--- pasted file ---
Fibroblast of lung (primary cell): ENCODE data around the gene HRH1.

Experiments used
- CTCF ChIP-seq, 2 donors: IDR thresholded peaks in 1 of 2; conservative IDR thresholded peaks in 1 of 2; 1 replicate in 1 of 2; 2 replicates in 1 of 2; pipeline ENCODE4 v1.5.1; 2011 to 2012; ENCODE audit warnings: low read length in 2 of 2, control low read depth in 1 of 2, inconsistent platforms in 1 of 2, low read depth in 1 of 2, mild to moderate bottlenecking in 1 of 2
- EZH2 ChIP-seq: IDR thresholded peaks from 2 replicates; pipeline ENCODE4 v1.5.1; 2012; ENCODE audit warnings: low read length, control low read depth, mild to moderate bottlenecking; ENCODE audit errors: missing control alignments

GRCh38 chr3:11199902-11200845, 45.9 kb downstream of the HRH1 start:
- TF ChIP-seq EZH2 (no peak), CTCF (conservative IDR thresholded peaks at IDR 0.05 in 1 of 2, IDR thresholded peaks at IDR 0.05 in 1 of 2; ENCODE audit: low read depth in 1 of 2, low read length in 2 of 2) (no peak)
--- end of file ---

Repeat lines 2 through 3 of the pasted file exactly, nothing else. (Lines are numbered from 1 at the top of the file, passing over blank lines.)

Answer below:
Experiments used
- CTCF ChIP-seq, 2 donors: IDR thresholded peaks in 1 of 2; conservative IDR thresholded peaks in 1 of 2; 1 replicate in 1 of 2; 2 replicates in 1 of 2; pipeline ENCODE4 v1.5.1; 2011 to 2012; ENCODE audit warnings: low read length in 2 of 2, control low read depth in 1 of 2, inconsistent platforms in 1 of 2, low read depth in 1 of 2, mild to moderate bottlenecking in 1 of 2